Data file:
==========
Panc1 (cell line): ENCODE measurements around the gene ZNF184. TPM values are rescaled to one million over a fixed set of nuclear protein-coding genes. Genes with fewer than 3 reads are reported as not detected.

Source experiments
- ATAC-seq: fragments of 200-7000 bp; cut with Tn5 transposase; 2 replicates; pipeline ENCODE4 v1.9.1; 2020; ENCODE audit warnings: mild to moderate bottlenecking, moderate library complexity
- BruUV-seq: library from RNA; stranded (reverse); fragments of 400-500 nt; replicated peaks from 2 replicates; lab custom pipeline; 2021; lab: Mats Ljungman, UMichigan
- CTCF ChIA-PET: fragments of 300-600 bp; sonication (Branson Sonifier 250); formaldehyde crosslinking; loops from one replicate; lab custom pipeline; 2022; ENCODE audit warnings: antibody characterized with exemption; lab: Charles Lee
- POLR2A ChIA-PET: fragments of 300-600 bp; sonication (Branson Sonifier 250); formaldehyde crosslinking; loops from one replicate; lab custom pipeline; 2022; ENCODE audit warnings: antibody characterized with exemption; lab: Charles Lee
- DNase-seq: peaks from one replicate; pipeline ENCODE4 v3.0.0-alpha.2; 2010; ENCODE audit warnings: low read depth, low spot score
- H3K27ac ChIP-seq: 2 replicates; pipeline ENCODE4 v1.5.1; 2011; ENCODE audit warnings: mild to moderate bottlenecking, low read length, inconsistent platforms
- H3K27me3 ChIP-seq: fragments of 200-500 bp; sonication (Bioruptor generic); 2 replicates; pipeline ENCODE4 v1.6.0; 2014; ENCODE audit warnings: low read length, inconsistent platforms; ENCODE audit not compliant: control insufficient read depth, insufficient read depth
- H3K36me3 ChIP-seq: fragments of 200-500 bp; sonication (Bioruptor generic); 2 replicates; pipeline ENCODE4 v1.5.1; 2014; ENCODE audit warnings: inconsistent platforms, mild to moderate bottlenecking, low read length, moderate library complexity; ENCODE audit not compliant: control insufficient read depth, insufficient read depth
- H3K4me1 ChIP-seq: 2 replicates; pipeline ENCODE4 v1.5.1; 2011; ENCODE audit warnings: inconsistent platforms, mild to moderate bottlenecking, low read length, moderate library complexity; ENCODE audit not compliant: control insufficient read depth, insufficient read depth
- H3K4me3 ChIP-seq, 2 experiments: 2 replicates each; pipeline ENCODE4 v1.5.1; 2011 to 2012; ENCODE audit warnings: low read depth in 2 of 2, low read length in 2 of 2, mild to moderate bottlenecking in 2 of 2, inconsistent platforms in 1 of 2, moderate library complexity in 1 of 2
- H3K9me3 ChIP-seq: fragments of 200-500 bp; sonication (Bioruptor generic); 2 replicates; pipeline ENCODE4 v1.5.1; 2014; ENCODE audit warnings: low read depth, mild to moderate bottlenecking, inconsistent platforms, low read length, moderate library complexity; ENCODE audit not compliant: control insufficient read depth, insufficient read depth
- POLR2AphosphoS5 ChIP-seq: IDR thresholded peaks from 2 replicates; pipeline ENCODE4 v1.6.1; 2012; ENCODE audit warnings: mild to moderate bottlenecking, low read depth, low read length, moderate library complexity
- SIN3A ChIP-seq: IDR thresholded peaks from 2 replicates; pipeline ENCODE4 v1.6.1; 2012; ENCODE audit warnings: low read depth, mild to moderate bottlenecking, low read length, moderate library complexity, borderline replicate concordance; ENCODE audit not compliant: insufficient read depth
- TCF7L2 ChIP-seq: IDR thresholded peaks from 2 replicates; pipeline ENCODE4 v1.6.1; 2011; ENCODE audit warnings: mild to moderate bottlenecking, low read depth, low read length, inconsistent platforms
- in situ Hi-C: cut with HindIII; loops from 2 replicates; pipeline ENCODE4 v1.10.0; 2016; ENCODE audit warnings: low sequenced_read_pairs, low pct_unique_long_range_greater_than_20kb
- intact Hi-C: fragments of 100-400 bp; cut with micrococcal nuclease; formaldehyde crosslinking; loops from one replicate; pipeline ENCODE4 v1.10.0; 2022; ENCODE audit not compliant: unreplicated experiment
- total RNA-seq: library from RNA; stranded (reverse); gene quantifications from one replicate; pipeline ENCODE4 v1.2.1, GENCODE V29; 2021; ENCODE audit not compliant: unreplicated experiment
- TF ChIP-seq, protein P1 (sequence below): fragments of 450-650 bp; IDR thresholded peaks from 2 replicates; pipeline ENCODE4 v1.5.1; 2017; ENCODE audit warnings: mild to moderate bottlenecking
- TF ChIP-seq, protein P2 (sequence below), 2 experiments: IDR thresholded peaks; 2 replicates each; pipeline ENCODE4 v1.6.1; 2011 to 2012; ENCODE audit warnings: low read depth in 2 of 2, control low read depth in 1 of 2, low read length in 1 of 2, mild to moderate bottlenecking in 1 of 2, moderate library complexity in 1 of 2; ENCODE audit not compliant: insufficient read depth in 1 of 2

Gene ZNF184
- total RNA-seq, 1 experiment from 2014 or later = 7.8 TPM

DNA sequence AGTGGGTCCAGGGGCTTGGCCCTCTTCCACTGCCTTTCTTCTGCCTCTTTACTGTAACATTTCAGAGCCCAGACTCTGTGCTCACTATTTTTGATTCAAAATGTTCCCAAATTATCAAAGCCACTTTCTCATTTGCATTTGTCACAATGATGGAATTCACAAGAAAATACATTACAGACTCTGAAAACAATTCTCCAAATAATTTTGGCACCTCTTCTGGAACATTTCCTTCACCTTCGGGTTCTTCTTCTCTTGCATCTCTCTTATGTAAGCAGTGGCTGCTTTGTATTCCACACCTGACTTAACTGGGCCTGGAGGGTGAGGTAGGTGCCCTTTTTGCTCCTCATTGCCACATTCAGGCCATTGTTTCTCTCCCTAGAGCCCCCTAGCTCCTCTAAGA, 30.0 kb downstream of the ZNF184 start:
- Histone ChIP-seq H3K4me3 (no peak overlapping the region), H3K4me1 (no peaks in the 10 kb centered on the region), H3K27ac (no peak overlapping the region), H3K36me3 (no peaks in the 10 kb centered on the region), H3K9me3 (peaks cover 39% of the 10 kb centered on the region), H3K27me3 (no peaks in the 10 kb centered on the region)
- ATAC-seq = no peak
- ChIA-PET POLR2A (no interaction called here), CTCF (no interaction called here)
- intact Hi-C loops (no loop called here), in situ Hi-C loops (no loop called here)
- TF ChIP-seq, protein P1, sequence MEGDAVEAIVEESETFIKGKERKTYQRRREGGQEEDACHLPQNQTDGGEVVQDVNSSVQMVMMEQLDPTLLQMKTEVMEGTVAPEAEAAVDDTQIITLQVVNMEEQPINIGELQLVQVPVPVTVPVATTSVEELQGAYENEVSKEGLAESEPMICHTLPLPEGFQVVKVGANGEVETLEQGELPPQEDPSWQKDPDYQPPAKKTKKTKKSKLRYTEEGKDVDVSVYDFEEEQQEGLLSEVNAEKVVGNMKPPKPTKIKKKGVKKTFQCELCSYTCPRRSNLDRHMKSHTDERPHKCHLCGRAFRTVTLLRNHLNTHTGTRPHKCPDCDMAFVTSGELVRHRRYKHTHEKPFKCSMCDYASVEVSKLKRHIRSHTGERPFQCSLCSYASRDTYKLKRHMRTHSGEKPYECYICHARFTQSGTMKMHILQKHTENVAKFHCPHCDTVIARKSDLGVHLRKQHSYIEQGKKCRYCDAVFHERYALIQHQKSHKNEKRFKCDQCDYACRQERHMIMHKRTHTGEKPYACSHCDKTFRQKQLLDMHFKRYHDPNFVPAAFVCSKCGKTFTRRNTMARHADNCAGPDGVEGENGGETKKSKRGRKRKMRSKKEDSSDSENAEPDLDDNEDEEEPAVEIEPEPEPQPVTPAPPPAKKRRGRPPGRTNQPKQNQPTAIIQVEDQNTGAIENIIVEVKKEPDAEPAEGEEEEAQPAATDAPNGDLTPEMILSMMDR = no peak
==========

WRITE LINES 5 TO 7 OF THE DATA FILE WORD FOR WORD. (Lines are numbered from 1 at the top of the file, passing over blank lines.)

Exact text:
- CTCF ChIA-PET: fragments of 300-600 bp; sonication (Branson Sonifier 250); formaldehyde crosslinking; loops from one replicate; lab custom pipeline; 2022; ENCODE audit warnings: antibody characterized with exemption; lab: Charles Lee
- POLR2A ChIA-PET: fragments of 300-600 bp; sonication (Branson Sonifier 250); formaldehyde crosslinking; loops from one replicate; lab custom pipeline; 2022; ENCODE audit warnings: antibody characterized with exemption; lab: Charles Lee
- DNase-seq: peaks from one replicate; pipeline ENCODE4 v3.0.0-alpha.2; 2010; ENCODE audit warnings: low read depth, low spot score